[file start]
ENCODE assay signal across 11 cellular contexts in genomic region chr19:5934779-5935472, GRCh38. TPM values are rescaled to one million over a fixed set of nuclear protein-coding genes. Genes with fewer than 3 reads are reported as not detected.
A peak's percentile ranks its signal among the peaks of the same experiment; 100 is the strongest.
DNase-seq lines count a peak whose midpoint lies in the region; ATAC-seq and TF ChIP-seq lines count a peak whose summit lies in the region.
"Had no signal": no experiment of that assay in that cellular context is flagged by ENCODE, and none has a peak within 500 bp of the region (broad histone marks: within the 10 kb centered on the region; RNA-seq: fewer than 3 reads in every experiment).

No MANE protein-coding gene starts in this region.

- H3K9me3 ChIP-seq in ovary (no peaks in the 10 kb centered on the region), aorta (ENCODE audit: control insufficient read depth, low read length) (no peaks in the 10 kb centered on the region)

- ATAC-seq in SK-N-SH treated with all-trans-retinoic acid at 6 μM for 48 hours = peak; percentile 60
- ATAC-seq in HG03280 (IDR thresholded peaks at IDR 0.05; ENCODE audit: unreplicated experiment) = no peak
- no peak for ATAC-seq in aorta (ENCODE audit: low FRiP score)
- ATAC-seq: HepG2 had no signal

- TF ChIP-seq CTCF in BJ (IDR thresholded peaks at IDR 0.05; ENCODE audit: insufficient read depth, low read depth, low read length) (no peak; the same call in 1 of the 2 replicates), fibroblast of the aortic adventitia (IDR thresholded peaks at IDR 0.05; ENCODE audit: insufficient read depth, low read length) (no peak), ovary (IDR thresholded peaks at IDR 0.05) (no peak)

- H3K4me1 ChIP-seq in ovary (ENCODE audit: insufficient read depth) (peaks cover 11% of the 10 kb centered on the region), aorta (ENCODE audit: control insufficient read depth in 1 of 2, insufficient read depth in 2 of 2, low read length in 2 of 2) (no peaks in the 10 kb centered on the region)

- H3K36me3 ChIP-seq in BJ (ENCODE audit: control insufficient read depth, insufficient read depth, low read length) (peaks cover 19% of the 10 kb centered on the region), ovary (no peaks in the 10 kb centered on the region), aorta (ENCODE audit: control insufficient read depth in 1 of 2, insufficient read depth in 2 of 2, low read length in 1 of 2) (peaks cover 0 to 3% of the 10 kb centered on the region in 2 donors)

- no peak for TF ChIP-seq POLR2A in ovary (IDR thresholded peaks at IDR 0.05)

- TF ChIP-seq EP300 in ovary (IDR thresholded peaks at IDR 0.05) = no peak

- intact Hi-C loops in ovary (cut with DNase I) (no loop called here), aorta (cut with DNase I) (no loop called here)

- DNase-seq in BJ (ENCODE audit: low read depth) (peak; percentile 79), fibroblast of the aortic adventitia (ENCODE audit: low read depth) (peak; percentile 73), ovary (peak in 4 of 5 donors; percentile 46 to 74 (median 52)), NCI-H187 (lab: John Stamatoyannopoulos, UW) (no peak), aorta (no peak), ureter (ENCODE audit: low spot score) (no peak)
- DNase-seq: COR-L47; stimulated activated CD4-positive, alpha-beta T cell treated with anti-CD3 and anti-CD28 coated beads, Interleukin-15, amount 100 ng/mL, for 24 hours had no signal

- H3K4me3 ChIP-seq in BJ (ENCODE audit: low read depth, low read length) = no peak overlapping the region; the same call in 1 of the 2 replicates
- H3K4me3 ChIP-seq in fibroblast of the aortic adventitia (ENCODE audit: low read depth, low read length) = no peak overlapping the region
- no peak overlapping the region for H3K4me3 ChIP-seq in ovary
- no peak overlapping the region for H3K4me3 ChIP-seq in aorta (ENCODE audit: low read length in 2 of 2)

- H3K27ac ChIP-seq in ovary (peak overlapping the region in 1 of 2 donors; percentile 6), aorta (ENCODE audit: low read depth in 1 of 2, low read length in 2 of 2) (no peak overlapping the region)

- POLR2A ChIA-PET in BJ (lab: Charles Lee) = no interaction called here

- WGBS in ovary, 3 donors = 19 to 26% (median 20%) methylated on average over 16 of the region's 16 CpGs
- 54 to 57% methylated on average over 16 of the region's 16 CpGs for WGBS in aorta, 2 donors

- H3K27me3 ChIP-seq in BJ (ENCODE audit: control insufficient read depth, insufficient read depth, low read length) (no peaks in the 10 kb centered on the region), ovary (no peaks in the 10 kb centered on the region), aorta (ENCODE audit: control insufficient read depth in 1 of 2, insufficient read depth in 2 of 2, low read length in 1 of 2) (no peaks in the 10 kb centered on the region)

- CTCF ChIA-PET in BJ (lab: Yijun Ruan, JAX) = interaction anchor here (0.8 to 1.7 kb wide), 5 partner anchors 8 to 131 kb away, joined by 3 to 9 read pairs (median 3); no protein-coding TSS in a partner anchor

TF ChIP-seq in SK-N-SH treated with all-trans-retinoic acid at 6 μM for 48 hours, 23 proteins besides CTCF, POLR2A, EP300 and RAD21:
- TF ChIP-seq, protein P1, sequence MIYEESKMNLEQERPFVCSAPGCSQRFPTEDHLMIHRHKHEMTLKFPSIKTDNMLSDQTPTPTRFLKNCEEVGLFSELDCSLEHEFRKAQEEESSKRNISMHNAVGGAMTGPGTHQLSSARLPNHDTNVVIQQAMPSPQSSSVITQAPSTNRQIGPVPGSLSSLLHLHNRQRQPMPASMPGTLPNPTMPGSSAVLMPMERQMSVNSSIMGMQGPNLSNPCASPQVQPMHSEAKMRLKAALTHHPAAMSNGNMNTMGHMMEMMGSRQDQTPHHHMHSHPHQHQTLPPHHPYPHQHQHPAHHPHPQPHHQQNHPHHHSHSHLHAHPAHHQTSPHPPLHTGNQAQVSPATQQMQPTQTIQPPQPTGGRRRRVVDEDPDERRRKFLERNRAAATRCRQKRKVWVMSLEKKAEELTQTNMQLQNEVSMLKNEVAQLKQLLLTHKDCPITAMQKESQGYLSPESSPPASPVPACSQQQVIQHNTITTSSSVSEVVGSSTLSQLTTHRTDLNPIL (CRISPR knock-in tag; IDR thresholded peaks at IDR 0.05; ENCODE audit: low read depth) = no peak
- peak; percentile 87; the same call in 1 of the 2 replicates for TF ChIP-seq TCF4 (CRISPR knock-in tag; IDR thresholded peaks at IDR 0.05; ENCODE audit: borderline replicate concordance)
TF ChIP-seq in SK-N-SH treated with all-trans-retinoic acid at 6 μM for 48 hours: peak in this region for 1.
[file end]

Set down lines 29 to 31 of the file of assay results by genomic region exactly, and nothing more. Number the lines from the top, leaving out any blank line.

TF ChIP-seq in SK-N-SH treated with all-trans-retinoic acid at 6 μM for 48 hours, 23 proteins besides CTCF, POLR2A, EP300 and RAD21:
- TF ChIP-seq, protein P1, sequence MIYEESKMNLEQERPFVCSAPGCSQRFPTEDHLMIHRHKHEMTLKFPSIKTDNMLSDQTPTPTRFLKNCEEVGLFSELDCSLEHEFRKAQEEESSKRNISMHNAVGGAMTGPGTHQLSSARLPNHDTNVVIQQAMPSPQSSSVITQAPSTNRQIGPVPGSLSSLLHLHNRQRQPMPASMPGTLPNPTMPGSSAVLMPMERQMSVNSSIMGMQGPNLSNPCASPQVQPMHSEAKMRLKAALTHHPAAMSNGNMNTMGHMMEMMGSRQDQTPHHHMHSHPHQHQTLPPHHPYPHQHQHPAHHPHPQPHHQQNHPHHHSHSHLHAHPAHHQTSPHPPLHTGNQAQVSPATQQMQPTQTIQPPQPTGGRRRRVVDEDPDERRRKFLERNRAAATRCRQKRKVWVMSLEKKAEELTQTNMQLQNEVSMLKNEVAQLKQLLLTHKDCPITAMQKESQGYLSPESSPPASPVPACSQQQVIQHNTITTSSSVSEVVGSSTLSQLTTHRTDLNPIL (CRISPR knock-in tag; IDR thresholded peaks at IDR 0.05; ENCODE audit: low read depth) = no peak
- peak; percentile 87; the same call in 1 of the 2 replicates for TF ChIP-seq TCF4 (CRISPR knock-in tag; IDR thresholded peaks at IDR 0.05; ENCODE audit: borderline replicate concordance)